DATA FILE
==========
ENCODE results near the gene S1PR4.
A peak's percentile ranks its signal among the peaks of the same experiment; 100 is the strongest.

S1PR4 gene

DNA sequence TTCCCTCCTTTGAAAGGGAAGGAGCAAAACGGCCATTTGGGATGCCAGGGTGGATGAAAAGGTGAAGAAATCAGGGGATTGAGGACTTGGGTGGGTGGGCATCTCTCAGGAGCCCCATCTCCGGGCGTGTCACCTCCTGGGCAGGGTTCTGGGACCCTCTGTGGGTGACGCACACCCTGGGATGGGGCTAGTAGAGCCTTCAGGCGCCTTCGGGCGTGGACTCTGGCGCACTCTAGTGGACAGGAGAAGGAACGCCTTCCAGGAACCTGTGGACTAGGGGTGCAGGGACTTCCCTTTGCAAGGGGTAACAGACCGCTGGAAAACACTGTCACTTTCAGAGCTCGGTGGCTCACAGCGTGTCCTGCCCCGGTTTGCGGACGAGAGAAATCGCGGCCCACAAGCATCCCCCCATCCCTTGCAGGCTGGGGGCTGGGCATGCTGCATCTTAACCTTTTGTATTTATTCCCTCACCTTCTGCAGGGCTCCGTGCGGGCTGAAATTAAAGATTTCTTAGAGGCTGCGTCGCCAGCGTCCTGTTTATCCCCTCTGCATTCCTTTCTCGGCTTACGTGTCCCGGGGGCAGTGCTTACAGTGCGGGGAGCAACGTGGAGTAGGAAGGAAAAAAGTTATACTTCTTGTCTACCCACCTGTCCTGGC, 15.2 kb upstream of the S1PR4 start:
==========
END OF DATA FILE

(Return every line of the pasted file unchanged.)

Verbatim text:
ENCODE results near the gene S1PR4.
A peak's percentile ranks its signal among the peaks of the same experiment; 100 is the strongest.

S1PR4 gene

DNA sequence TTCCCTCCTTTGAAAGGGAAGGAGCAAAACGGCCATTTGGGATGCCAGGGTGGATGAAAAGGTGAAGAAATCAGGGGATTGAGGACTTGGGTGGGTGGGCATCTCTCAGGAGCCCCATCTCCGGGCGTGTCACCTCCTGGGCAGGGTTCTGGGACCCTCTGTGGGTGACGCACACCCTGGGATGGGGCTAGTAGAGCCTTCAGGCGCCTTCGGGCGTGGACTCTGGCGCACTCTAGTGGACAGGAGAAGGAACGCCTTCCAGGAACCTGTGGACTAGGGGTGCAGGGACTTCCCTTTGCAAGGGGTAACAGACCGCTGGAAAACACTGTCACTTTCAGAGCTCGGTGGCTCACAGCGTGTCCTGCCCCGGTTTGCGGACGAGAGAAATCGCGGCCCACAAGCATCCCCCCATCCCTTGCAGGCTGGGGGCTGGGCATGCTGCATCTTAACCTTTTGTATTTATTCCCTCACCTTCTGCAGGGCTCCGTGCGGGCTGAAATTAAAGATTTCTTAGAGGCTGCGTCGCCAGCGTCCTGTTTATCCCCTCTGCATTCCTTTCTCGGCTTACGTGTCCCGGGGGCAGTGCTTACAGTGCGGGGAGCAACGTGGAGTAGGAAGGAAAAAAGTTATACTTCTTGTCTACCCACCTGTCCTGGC, 15.2 kb upstream of the S1PR4 start: